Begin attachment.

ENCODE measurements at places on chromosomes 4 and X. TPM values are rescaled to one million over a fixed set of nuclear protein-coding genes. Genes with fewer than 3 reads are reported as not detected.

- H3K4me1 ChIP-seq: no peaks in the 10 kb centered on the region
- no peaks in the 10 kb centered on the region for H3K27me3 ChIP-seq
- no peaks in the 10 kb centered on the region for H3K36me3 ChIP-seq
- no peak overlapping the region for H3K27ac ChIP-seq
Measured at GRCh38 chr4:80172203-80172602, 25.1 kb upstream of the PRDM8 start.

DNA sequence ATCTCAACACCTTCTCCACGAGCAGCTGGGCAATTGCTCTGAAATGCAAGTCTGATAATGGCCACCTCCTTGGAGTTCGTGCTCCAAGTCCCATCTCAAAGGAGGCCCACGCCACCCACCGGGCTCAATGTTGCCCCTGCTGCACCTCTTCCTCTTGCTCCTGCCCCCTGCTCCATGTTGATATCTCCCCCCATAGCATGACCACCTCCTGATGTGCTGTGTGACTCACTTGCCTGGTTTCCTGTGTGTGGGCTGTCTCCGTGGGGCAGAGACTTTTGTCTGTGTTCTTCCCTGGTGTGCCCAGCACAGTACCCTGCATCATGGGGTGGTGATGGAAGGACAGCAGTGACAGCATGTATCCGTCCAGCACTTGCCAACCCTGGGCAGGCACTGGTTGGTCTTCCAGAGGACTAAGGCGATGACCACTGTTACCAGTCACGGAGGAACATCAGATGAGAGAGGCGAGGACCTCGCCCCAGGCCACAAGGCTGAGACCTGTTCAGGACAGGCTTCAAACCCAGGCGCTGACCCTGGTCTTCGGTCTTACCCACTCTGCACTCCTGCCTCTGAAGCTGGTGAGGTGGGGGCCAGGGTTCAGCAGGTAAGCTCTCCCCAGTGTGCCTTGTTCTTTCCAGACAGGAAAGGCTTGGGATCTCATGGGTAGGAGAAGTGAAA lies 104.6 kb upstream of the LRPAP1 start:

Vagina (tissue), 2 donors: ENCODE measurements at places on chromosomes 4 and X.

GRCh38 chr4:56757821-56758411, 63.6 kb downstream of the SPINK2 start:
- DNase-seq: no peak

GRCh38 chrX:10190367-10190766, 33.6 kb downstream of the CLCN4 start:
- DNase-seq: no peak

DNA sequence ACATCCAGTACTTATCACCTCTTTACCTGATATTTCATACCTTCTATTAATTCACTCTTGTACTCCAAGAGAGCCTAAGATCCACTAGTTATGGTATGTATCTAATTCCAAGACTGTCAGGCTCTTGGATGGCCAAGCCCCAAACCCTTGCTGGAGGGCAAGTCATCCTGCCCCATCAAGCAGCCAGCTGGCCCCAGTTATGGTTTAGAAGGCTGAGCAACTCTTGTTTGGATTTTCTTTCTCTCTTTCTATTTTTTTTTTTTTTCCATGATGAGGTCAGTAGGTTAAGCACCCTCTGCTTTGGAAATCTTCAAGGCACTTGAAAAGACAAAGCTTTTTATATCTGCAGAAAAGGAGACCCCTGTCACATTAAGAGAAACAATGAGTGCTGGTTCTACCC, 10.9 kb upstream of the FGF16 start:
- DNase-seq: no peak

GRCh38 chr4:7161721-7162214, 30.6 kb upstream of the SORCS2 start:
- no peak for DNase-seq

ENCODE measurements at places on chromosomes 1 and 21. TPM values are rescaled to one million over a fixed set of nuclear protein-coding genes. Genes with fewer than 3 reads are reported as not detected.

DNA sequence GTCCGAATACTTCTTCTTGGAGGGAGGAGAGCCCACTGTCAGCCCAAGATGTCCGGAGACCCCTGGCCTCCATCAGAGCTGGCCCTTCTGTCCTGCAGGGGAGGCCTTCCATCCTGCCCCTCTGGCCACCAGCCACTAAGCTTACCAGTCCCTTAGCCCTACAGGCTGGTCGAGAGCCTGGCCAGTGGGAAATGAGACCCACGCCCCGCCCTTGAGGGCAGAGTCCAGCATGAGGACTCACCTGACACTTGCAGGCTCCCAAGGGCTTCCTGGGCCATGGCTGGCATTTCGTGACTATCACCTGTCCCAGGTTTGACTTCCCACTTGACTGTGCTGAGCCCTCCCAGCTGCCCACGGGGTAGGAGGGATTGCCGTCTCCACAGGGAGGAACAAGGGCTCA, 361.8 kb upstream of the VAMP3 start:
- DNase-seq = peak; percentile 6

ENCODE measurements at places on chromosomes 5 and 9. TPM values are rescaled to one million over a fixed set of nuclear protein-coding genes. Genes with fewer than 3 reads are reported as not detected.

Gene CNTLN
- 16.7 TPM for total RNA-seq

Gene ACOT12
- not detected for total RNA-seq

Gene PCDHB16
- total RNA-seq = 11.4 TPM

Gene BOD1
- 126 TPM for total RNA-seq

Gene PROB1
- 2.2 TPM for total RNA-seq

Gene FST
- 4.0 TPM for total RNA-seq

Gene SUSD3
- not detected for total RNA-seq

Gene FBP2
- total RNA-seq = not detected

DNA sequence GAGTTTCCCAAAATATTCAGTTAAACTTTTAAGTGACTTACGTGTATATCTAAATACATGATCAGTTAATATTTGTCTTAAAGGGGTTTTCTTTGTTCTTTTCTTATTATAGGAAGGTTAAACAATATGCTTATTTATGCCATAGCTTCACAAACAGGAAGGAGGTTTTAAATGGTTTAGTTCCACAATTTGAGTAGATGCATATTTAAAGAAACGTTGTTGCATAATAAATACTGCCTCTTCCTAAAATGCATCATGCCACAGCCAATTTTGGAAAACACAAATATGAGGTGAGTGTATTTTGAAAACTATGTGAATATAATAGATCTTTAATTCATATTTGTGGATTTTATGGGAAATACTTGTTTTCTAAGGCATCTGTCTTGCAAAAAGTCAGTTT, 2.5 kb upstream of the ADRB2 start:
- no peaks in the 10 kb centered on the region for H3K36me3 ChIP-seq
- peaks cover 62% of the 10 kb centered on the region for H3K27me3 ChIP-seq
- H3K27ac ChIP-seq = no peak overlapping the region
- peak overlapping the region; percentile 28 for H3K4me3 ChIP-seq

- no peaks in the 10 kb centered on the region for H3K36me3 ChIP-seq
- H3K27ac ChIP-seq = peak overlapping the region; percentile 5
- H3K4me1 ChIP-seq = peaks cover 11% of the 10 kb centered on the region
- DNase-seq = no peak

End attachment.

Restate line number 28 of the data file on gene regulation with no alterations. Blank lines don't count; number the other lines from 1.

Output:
- 126 TPM for total RNA-seq